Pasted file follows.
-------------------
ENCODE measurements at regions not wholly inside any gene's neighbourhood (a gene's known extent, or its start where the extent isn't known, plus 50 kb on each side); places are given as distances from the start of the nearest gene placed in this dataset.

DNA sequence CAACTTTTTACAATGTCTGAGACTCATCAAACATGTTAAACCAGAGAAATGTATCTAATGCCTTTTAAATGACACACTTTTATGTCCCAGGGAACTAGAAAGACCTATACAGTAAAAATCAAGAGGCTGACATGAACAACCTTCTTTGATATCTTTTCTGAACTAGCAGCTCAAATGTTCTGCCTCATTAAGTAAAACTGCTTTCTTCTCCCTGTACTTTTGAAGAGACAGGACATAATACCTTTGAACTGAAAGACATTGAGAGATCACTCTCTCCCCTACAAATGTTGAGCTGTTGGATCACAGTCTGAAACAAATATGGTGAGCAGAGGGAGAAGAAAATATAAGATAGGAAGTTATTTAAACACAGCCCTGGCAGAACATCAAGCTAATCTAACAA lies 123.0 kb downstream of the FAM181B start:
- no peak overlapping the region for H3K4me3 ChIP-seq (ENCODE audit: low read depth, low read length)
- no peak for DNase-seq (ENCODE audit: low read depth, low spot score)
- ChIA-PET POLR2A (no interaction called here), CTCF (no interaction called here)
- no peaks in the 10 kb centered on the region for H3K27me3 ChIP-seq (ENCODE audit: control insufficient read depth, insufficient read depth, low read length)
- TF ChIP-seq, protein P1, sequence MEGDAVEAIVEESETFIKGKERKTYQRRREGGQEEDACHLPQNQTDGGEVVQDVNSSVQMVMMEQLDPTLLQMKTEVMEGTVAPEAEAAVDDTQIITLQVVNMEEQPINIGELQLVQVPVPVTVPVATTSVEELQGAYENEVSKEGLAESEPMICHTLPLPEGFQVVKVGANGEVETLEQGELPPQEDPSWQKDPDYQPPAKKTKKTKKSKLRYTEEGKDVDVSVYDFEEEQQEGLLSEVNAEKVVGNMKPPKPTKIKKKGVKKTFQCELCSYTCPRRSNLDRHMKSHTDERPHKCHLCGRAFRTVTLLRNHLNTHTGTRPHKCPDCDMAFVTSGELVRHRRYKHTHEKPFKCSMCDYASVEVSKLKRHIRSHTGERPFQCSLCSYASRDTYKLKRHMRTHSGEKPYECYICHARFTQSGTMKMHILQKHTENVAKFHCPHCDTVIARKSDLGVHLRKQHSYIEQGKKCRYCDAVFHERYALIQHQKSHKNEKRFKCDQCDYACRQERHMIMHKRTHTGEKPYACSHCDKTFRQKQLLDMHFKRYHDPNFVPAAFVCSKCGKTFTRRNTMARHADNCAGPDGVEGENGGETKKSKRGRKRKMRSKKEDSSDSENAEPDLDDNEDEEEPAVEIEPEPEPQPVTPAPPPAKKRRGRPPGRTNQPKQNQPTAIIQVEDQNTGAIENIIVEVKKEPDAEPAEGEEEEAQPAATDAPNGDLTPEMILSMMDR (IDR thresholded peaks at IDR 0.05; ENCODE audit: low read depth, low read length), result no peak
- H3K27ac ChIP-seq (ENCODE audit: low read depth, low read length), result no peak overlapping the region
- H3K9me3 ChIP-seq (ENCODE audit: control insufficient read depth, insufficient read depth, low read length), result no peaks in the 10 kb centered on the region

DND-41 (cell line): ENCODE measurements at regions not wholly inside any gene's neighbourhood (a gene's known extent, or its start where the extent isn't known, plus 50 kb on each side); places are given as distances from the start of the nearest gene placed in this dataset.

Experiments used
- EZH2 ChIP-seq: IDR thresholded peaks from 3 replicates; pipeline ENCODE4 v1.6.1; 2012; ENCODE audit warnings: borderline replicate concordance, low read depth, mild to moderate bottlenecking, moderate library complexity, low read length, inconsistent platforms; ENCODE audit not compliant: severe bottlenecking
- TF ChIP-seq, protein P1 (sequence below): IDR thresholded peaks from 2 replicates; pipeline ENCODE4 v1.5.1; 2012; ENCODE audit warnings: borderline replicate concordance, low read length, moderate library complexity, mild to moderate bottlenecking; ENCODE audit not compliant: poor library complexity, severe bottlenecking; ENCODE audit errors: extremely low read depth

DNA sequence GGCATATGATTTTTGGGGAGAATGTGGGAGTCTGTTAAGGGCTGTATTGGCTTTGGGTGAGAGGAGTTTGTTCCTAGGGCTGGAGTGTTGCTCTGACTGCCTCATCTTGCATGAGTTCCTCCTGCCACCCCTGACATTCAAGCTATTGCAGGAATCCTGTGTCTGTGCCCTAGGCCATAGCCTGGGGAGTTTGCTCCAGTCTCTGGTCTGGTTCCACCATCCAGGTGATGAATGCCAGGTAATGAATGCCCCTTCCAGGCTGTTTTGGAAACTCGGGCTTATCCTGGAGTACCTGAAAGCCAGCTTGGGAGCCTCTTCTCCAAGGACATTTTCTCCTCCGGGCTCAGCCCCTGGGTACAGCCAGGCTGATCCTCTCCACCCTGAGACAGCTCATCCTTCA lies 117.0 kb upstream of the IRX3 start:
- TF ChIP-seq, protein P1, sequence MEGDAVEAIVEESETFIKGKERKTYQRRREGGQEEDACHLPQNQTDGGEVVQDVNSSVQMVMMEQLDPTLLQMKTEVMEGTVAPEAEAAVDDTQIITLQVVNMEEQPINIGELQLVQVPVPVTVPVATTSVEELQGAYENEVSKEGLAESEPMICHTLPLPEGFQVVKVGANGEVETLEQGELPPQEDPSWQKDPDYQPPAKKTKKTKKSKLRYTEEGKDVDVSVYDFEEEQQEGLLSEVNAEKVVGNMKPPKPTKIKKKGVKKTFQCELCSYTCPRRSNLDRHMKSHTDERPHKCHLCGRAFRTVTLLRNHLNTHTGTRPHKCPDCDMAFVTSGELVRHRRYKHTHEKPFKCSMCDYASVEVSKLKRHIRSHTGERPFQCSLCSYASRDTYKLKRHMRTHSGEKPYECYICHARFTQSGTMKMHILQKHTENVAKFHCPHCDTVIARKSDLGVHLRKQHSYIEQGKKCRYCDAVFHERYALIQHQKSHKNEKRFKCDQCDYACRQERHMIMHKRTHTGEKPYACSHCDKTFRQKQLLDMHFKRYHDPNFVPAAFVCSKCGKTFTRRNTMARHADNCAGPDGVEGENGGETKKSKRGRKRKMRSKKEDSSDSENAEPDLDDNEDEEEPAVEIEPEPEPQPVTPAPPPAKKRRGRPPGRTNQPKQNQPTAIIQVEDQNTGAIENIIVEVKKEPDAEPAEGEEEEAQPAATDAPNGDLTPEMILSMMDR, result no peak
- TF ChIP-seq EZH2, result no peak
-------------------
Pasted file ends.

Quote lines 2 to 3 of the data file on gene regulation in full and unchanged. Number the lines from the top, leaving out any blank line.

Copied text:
DNA sequence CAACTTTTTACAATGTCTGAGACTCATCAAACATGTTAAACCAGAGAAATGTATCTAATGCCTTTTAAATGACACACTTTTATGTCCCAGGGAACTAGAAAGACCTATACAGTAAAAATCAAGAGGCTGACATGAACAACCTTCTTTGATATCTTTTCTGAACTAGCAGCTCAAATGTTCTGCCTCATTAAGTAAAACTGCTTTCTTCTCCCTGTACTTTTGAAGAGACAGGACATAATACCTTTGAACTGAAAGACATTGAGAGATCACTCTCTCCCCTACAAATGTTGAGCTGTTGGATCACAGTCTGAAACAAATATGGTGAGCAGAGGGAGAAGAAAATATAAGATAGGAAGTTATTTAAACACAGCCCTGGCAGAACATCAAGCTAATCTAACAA lies 123.0 kb downstream of the FAM181B start:
- no peak overlapping the region for H3K4me3 ChIP-seq (ENCODE audit: low read depth, low read length)